In reading an article written by Dennis Bickers (found at http://www.ethicsdaily.com/7-reasons-smaller-churches-struggle-and-close-cms-21028), one of the reasons he states that smaller churches end their ministry and cease to exist is due to this: many smaller churches have forgotten why they exist. Some are so focused on survival they have forgotten they exist for mission.
When I read articles like this, I begin to examine and analyze my current state and that of the church I lead. And here is the conclusion to which I am being drawn.
While there is much evidence that this community of believers is very good at reaching out to others, sharing in practical ways the love and hope of Christ, there doesn’t seem to be, at least to my knowledge, much evidence of people being drawn into the kingdom through sharing, in word, the actual message of the Gospel. I say this because I don’t remember the last time someone in this building, for the very first time, gave his/her life to Christ or a story of how someone clearly communicated the gospel to someone the previous week.
I find it interesting that I read this article this morning. The text for my sermon yesterday was Colossians 4:2-6. In that passage, Paul says the following: “Continue steadfastly in prayer, being alert in it in thanksgiving, praying at the same time also for us, that God may open to us a door for the word, to speak the mystery of Christ, for which I am also in chains, that I make it clear as I ought to speak.”
I wonder, how well do we do that, clearly speaking the mystery of Christ as we ought? Is it important to share the implications of the Gospel in practical ways? Absolutely and crucial to be done. But, it is also of crucial importance that the connection between our actions of reaching out and the mystery (gospel) of Christ be explicitly made, not just assumed.
If we do not speak the connection, people are left to come to their own conclusions. And, in a mid-west culture that emphasizes being a good neighbor, it has been my experience that rarely do people connect our good deeds with the gospel of Jesus. Therefore, it is of crucial importance that we explicitly and directly make that connection.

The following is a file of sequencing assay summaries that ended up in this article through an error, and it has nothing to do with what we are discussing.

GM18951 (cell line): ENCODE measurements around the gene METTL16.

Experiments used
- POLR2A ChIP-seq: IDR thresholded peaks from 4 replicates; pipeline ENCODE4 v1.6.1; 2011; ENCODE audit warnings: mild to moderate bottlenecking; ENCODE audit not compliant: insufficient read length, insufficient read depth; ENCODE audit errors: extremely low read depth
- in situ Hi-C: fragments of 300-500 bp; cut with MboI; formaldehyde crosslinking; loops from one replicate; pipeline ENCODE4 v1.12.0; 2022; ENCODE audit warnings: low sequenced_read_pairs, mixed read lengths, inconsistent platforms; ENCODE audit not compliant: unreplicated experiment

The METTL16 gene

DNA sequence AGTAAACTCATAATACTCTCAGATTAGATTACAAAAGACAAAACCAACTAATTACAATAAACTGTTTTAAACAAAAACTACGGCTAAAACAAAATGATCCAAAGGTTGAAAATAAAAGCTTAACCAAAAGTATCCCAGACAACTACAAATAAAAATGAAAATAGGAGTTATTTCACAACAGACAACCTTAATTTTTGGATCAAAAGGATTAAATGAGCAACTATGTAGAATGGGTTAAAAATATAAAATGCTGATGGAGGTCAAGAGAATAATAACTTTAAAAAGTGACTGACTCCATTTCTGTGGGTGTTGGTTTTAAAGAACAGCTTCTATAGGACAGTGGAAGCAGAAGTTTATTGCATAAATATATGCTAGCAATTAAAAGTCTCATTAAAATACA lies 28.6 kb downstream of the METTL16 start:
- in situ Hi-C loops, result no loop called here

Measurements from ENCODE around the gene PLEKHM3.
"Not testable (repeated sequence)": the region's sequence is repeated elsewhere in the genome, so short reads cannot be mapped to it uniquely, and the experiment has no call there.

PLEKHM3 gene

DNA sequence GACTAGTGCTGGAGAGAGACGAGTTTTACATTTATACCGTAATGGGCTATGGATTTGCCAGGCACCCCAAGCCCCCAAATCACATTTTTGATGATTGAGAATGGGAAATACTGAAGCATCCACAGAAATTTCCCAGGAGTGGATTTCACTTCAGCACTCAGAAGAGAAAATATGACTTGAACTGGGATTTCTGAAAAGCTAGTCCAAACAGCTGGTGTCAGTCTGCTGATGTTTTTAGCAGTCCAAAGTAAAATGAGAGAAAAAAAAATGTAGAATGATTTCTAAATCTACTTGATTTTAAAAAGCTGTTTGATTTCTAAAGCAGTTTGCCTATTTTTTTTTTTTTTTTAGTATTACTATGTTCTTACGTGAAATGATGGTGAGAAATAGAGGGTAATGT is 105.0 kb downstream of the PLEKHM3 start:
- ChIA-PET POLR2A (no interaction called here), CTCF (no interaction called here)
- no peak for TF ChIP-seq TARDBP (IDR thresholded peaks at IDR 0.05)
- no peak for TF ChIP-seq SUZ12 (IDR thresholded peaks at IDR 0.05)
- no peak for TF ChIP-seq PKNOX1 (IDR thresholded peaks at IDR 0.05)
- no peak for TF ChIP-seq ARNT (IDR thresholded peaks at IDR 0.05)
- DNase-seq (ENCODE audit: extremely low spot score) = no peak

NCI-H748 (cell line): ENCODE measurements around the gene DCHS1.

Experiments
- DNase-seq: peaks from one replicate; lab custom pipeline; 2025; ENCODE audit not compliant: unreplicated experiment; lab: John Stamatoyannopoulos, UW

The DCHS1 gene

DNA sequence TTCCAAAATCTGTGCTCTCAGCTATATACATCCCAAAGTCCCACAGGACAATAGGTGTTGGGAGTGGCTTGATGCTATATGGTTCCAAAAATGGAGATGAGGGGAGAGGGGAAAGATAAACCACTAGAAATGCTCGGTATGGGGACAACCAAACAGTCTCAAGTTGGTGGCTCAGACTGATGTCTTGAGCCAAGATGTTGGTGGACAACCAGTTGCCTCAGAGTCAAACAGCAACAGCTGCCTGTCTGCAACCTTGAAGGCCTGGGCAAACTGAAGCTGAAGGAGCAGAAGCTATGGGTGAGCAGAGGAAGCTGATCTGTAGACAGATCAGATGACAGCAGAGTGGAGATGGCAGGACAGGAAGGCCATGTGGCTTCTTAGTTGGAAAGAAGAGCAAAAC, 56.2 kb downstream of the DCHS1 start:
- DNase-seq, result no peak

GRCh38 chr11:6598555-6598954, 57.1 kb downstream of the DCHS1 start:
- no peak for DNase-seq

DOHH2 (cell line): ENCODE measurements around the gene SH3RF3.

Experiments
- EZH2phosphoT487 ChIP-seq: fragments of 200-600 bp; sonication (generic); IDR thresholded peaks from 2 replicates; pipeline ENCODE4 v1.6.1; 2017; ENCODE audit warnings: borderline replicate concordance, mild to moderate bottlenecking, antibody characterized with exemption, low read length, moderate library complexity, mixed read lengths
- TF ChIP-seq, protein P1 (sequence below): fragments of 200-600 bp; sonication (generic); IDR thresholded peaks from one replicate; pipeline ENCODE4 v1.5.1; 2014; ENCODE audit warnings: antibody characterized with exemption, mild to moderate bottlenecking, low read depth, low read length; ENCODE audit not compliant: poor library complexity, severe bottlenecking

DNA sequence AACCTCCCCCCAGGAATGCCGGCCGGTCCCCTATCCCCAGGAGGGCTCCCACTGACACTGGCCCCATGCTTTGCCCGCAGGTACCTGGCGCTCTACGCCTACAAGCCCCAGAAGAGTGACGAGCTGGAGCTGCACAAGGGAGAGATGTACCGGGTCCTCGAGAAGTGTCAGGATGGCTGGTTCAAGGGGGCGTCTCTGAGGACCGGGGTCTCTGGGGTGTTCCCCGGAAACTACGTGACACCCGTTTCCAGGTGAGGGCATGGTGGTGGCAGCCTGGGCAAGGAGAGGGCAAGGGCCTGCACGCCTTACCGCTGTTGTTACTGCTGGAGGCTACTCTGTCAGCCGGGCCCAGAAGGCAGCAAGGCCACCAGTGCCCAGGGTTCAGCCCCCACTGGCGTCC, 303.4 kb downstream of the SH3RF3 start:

While I believe that it is far too common that churches have mistakenly measured their success in wrong ways (butts, buildings and bucks, the 3 “B’s”), I also believe there is one number about which I believe God is very concerned: the number of people being drawn into the kingdom as they come face-to-face with the explicit message of the gospel and the natural expressions of it. I say this because of Peter’s words in 2 Peter 3:9: “God is patient…(because He is not) wanting anyone to perish but everyone to come to repentance.” This is the beginning of the disciple-making process to which we, the church are called.
In my years of ministry and interaction with many other churches, I have discovered that many churches grade themselves quite high in the area of discipleship. But I wonder, how many of those disciples are “reproducing disciples?” If a disciple is a person who is obedient to the direction of the Lord and the Holy Spirit, then a disciple is one who reproduces, meaning that s/he is drawing others into the kingdom by sharing the gospel in clear, unambiguous ways.
Maybe how disciple-making is assessed should be directly tied to the number of new people being drawn into the kingdom, or, at the very least, the consistency and frequency of which the gospel is being clearly communicated to different people.
So, I guess the question I must answer is this: to and with whom have I recently clearly shared the gospel, the mystery of Christ? I ask the same question of you as well.
As a practical application with “small” churches, many are worried because they are not growing. The problem is that many of them are just sitting around hoping that the growth will just happen. Sometimes God goes outside of His normal way of doing things and draws people to specific communities of believers, but it has been my experience that His normal way of doing this is through His people sharing clearly.
Just like when everybody thinks that somebody will do it, nobody does it, if every follower of Jesus doesn’t him/herself commit to being the one to share clearly, how can we every rightfully expect to grow?
So, how much do I believe in the power of the mystery of Christ, the gospel? How much do I believe that God will open doors for me to clearly speak it? My seeing of and response to these open doors will demonstrate exactly how much.
May I, and you, be found faithful and deep in my and your belief.